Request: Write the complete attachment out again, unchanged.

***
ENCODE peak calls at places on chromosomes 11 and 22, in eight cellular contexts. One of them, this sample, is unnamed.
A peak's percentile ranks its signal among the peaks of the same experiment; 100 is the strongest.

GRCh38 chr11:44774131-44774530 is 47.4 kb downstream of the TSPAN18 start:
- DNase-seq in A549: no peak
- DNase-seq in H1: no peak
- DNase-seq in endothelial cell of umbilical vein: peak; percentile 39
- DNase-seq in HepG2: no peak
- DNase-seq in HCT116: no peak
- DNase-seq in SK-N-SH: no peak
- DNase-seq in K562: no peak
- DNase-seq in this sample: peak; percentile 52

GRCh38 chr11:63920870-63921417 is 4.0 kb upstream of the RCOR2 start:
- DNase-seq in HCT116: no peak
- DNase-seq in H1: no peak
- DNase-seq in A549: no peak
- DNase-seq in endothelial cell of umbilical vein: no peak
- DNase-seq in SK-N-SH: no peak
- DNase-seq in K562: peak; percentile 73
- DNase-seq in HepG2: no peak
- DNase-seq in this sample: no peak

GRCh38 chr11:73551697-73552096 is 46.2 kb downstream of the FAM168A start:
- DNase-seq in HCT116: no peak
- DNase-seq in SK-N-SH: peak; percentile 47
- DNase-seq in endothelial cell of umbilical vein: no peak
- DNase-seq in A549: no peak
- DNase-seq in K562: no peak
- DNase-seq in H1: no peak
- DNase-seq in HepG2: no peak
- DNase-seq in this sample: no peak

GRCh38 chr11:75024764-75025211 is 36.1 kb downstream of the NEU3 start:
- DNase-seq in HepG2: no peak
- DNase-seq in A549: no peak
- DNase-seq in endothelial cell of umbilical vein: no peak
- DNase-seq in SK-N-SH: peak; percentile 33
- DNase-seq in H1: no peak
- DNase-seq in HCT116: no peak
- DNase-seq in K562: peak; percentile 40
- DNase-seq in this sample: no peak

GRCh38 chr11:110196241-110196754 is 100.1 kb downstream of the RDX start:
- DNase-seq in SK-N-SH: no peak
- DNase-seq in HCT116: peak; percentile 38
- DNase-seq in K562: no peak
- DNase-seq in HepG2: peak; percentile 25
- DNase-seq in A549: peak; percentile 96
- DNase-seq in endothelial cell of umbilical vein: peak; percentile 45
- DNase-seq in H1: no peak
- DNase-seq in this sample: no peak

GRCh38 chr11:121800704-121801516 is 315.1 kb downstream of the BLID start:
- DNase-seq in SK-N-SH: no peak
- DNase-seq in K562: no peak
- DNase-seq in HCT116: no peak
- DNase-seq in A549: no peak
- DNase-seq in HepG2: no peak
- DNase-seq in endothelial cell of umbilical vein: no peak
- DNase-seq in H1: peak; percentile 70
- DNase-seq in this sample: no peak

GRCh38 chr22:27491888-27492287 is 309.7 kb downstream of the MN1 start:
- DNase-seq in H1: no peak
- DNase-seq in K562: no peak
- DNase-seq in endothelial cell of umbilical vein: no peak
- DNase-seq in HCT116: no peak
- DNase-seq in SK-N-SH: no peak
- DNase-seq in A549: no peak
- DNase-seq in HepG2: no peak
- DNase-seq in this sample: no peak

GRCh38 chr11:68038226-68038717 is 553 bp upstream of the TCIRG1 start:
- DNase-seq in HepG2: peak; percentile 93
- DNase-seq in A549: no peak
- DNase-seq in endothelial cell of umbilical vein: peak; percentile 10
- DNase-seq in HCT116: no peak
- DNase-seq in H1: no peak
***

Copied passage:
ENCODE peak calls at places on chromosomes 11 and 22, in eight cellular contexts. One of them, this sample, is unnamed.
A peak's percentile ranks its signal among the peaks of the same experiment; 100 is the strongest.

GRCh38 chr11:44774131-44774530 is 47.4 kb downstream of the TSPAN18 start:
- DNase-seq in A549: no peak
- DNase-seq in H1: no peak
- DNase-seq in endothelial cell of umbilical vein: peak; percentile 39
- DNase-seq in HepG2: no peak
- DNase-seq in HCT116: no peak
- DNase-seq in SK-N-SH: no peak
- DNase-seq in K562: no peak
- DNase-seq in this sample: peak; percentile 52

GRCh38 chr11:63920870-63921417 is 4.0 kb upstream of the RCOR2 start:
- DNase-seq in HCT116: no peak
- DNase-seq in H1: no peak
- DNase-seq in A549: no peak
- DNase-seq in endothelial cell of umbilical vein: no peak
- DNase-seq in SK-N-SH: no peak
- DNase-seq in K562: peak; percentile 73
- DNase-seq in HepG2: no peak
- DNase-seq in this sample: no peak

GRCh38 chr11:73551697-73552096 is 46.2 kb downstream of the FAM168A start:
- DNase-seq in HCT116: no peak
- DNase-seq in SK-N-SH: peak; percentile 47
- DNase-seq in endothelial cell of umbilical vein: no peak
- DNase-seq in A549: no peak
- DNase-seq in K562: no peak
- DNase-seq in H1: no peak
- DNase-seq in HepG2: no peak
- DNase-seq in this sample: no peak

GRCh38 chr11:75024764-75025211 is 36.1 kb downstream of the NEU3 start:
- DNase-seq in HepG2: no peak
- DNase-seq in A549: no peak
- DNase-seq in endothelial cell of umbilical vein: no peak
- DNase-seq in SK-N-SH: peak; percentile 33
- DNase-seq in H1: no peak
- DNase-seq in HCT116: no peak
- DNase-seq in K562: peak; percentile 40
- DNase-seq in this sample: no peak

GRCh38 chr11:110196241-110196754 is 100.1 kb downstream of the RDX start:
- DNase-seq in SK-N-SH: no peak
- DNase-seq in HCT116: peak; percentile 38
- DNase-seq in K562: no peak
- DNase-seq in HepG2: peak; percentile 25
- DNase-seq in A549: peak; percentile 96
- DNase-seq in endothelial cell of umbilical vein: peak; percentile 45
- DNase-seq in H1: no peak
- DNase-seq in this sample: no peak

GRCh38 chr11:121800704-121801516 is 315.1 kb downstream of the BLID start:
- DNase-seq in SK-N-SH: no peak
- DNase-seq in K562: no peak
- DNase-seq in HCT116: no peak
- DNase-seq in A549: no peak
- DNase-seq in HepG2: no peak
- DNase-seq in endothelial cell of umbilical vein: no peak
- DNase-seq in H1: peak; percentile 70
- DNase-seq in this sample: no peak

GRCh38 chr22:27491888-27492287 is 309.7 kb downstream of the MN1 start:
- DNase-seq in H1: no peak
- DNase-seq in K562: no peak
- DNase-seq in endothelial cell of umbilical vein: no peak
- DNase-seq in HCT116: no peak
- DNase-seq in SK-N-SH: no peak
- DNase-seq in A549: no peak
- DNase-seq in HepG2: no peak
- DNase-seq in this sample: no peak

GRCh38 chr11:68038226-68038717 is 553 bp upstream of the TCIRG1 start:
- DNase-seq in HepG2: peak; percentile 93
- DNase-seq in A549: no peak
- DNase-seq in endothelial cell of umbilical vein: peak; percentile 10
- DNase-seq in HCT116: no peak
- DNase-seq in H1: no peak